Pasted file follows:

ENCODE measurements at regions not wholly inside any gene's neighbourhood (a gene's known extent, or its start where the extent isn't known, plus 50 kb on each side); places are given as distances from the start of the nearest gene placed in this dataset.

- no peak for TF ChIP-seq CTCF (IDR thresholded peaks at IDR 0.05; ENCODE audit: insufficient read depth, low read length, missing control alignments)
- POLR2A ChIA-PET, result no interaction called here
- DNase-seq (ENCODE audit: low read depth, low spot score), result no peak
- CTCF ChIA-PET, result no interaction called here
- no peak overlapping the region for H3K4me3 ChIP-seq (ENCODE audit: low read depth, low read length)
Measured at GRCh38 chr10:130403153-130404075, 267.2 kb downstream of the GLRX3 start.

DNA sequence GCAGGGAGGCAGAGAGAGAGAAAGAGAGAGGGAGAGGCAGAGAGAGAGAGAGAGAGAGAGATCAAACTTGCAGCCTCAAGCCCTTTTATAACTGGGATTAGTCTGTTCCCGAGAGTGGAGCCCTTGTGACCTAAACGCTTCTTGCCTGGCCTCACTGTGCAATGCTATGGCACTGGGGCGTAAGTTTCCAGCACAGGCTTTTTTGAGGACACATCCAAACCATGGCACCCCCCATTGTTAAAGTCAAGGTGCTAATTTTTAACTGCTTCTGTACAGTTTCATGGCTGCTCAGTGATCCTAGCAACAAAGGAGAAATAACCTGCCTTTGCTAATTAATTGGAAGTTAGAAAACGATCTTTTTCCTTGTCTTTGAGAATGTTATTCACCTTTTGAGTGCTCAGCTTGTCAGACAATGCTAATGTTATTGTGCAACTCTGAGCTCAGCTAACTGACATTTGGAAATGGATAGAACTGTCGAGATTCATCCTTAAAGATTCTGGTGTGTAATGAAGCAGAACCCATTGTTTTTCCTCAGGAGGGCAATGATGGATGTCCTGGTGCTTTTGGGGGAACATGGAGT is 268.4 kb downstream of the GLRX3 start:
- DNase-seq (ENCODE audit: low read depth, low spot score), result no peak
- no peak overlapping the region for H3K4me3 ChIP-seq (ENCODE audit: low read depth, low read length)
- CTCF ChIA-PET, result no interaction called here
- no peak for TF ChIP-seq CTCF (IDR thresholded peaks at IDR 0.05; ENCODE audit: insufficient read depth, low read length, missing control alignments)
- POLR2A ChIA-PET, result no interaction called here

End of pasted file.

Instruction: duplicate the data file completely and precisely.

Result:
ENCODE measurements at regions not wholly inside any gene's neighbourhood (a gene's known extent, or its start where the extent isn't known, plus 50 kb on each side); places are given as distances from the start of the nearest gene placed in this dataset.

- no peak for TF ChIP-seq CTCF (IDR thresholded peaks at IDR 0.05; ENCODE audit: insufficient read depth, low read length, missing control alignments)
- POLR2A ChIA-PET, result no interaction called here
- DNase-seq (ENCODE audit: low read depth, low spot score), result no peak
- CTCF ChIA-PET, result no interaction called here
- no peak overlapping the region for H3K4me3 ChIP-seq (ENCODE audit: low read depth, low read length)
Measured at GRCh38 chr10:130403153-130404075, 267.2 kb downstream of the GLRX3 start.

DNA sequence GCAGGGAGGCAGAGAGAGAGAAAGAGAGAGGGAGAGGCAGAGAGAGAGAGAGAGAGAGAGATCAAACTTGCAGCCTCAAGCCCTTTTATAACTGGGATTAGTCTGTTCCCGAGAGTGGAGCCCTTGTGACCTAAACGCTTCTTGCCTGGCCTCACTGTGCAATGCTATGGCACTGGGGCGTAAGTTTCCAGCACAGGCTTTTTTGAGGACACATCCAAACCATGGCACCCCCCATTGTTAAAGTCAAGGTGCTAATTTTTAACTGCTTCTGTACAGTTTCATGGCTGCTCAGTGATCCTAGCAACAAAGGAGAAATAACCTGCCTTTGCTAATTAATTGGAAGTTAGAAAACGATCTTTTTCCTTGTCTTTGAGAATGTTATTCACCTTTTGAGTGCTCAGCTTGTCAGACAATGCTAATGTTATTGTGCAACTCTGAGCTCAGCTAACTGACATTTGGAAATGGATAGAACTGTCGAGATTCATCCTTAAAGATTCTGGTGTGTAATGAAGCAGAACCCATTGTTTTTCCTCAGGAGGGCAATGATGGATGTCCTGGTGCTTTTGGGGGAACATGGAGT is 268.4 kb downstream of the GLRX3 start:
- DNase-seq (ENCODE audit: low read depth, low spot score), result no peak
- no peak overlapping the region for H3K4me3 ChIP-seq (ENCODE audit: low read depth, low read length)
- CTCF ChIA-PET, result no interaction called here
- no peak for TF ChIP-seq CTCF (IDR thresholded peaks at IDR 0.05; ENCODE audit: insufficient read depth, low read length, missing control alignments)
- POLR2A ChIA-PET, result no interaction called here